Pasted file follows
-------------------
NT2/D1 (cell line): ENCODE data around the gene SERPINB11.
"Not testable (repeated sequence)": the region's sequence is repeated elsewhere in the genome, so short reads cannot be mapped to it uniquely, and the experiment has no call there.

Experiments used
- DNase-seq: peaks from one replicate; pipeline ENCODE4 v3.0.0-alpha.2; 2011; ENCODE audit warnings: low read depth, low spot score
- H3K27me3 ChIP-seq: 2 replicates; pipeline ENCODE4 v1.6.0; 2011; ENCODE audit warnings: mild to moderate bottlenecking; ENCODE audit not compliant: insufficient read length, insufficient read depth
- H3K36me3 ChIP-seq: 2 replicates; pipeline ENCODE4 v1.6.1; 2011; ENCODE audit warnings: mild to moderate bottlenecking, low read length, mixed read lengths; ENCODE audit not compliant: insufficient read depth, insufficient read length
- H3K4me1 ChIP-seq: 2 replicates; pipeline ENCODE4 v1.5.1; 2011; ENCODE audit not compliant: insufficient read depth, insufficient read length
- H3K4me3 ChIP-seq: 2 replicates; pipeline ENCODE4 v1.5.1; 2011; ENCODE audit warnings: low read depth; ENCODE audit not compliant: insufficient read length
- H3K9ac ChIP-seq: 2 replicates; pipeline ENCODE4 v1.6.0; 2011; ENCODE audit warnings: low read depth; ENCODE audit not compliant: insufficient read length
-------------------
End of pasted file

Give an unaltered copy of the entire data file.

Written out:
NT2/D1 (cell line): ENCODE data around the gene SERPINB11.
"Not testable (repeated sequence)": the region's sequence is repeated elsewhere in the genome, so short reads cannot be mapped to it uniquely, and the experiment has no call there.

Experiments used
- DNase-seq: peaks from one replicate; pipeline ENCODE4 v3.0.0-alpha.2; 2011; ENCODE audit warnings: low read depth, low spot score
- H3K27me3 ChIP-seq: 2 replicates; pipeline ENCODE4 v1.6.0; 2011; ENCODE audit warnings: mild to moderate bottlenecking; ENCODE audit not compliant: insufficient read length, insufficient read depth
- H3K36me3 ChIP-seq: 2 replicates; pipeline ENCODE4 v1.6.1; 2011; ENCODE audit warnings: mild to moderate bottlenecking, low read length, mixed read lengths; ENCODE audit not compliant: insufficient read depth, insufficient read length
- H3K4me1 ChIP-seq: 2 replicates; pipeline ENCODE4 v1.5.1; 2011; ENCODE audit not compliant: insufficient read depth, insufficient read length
- H3K4me3 ChIP-seq: 2 replicates; pipeline ENCODE4 v1.5.1; 2011; ENCODE audit warnings: low read depth; ENCODE audit not compliant: insufficient read length
- H3K9ac ChIP-seq: 2 replicates; pipeline ENCODE4 v1.6.0; 2011; ENCODE audit warnings: low read depth; ENCODE audit not compliant: insufficient read length